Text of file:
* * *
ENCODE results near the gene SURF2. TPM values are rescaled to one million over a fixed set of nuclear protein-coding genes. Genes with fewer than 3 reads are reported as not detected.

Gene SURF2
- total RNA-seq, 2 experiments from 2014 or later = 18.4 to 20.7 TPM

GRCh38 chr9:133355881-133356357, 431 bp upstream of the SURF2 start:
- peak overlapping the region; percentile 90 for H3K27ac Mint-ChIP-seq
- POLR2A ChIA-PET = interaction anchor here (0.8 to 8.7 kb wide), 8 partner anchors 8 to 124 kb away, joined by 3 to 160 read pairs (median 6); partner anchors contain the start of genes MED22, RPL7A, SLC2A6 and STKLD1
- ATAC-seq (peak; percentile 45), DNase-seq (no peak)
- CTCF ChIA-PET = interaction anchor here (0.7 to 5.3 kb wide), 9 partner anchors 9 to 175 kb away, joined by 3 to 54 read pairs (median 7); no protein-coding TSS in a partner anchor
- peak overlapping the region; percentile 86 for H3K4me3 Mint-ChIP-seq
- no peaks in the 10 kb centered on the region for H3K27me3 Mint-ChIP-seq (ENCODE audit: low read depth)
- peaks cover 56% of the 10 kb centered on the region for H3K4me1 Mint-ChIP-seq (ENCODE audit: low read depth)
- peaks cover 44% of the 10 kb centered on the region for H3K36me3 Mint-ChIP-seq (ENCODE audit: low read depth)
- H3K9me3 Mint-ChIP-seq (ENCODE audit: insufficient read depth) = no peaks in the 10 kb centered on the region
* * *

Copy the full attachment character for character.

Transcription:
ENCODE results near the gene SURF2. TPM values are rescaled to one million over a fixed set of nuclear protein-coding genes. Genes with fewer than 3 reads are reported as not detected.

Gene SURF2
- total RNA-seq, 2 experiments from 2014 or later = 18.4 to 20.7 TPM

GRCh38 chr9:133355881-133356357, 431 bp upstream of the SURF2 start:
- peak overlapping the region; percentile 90 for H3K27ac Mint-ChIP-seq
- POLR2A ChIA-PET = interaction anchor here (0.8 to 8.7 kb wide), 8 partner anchors 8 to 124 kb away, joined by 3 to 160 read pairs (median 6); partner anchors contain the start of genes MED22, RPL7A, SLC2A6 and STKLD1
- ATAC-seq (peak; percentile 45), DNase-seq (no peak)
- CTCF ChIA-PET = interaction anchor here (0.7 to 5.3 kb wide), 9 partner anchors 9 to 175 kb away, joined by 3 to 54 read pairs (median 7); no protein-coding TSS in a partner anchor
- peak overlapping the region; percentile 86 for H3K4me3 Mint-ChIP-seq
- no peaks in the 10 kb centered on the region for H3K27me3 Mint-ChIP-seq (ENCODE audit: low read depth)
- peaks cover 56% of the 10 kb centered on the region for H3K4me1 Mint-ChIP-seq (ENCODE audit: low read depth)
- peaks cover 44% of the 10 kb centered on the region for H3K36me3 Mint-ChIP-seq (ENCODE audit: low read depth)
- H3K9me3 Mint-ChIP-seq (ENCODE audit: insufficient read depth) = no peaks in the 10 kb centered on the region